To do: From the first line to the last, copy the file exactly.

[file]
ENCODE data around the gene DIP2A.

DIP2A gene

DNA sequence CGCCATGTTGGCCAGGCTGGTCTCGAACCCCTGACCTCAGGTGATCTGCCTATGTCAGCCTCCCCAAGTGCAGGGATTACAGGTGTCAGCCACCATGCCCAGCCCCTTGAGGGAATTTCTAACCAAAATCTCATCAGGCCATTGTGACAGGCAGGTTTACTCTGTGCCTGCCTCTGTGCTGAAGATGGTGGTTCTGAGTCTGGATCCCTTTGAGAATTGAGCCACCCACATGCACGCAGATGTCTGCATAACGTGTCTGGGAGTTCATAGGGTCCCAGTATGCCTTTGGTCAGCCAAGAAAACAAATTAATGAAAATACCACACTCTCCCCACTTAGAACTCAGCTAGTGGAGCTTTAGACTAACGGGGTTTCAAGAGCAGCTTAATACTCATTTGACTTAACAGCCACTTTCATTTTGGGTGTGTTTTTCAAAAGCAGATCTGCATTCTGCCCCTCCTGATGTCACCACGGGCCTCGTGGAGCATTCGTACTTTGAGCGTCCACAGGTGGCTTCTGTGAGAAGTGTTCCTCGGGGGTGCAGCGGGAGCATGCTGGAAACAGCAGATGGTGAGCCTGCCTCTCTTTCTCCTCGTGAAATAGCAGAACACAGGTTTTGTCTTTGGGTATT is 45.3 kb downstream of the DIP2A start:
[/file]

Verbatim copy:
ENCODE data around the gene DIP2A.

DIP2A gene

DNA sequence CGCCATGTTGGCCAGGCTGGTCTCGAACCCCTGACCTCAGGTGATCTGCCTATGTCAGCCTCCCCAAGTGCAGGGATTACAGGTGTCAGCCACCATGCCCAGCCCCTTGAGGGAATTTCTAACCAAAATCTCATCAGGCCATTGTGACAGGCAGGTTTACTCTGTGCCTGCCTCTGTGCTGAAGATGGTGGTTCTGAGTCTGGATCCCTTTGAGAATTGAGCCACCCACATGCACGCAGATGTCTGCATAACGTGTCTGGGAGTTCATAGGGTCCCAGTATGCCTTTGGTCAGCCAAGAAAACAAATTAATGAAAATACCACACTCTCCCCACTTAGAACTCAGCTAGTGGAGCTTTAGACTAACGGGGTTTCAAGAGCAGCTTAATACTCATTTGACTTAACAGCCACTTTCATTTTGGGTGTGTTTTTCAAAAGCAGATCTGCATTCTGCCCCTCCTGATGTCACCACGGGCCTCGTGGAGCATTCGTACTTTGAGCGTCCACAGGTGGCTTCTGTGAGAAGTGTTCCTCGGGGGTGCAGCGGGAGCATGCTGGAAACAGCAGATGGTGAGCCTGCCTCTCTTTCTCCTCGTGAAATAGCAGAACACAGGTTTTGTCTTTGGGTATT is 45.3 kb downstream of the DIP2A start: